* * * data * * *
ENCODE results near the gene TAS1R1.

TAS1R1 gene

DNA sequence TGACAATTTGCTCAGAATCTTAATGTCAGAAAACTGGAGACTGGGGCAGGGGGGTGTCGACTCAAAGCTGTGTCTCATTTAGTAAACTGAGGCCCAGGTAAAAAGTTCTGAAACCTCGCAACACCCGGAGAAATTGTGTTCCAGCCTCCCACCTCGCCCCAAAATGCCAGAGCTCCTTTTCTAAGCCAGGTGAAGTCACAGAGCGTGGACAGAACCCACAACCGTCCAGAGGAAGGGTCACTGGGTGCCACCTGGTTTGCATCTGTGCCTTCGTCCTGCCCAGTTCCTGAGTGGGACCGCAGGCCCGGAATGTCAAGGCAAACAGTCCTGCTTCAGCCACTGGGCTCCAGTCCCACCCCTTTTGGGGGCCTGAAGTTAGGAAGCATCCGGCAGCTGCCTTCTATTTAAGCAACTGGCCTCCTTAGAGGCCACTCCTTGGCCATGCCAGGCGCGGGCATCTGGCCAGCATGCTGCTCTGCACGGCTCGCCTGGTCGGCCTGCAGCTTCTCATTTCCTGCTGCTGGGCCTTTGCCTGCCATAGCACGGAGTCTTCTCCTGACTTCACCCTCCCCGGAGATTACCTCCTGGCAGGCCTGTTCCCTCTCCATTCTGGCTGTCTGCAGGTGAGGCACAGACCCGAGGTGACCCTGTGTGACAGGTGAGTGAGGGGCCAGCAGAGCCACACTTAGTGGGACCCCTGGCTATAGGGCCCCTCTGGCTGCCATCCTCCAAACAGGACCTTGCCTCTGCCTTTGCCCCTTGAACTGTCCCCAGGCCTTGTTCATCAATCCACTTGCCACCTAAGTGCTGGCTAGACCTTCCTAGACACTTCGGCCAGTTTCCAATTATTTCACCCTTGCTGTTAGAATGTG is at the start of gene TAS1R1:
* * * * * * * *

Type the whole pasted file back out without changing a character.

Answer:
ENCODE results near the gene TAS1R1.

TAS1R1 gene

DNA sequence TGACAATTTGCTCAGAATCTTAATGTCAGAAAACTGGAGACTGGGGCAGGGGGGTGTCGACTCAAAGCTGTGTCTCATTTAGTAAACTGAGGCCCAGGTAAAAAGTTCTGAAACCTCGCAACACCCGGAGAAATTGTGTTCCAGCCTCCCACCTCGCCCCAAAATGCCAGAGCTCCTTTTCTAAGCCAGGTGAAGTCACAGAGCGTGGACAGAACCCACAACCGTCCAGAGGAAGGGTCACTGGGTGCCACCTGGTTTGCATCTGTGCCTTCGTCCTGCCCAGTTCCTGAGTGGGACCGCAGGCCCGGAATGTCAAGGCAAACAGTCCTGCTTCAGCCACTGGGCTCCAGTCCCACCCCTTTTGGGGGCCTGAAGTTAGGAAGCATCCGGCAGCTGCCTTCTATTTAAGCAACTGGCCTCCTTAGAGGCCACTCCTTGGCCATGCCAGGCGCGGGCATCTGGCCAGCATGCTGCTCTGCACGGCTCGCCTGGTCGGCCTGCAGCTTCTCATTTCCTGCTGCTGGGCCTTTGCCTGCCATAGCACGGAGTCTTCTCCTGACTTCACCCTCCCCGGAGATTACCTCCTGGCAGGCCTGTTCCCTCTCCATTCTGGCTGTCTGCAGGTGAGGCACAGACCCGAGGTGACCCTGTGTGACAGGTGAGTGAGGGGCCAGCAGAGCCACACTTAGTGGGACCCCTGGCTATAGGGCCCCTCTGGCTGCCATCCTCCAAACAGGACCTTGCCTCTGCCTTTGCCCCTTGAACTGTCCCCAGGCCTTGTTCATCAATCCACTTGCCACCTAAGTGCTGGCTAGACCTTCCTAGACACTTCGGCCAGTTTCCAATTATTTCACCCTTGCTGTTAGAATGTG is at the start of gene TAS1R1: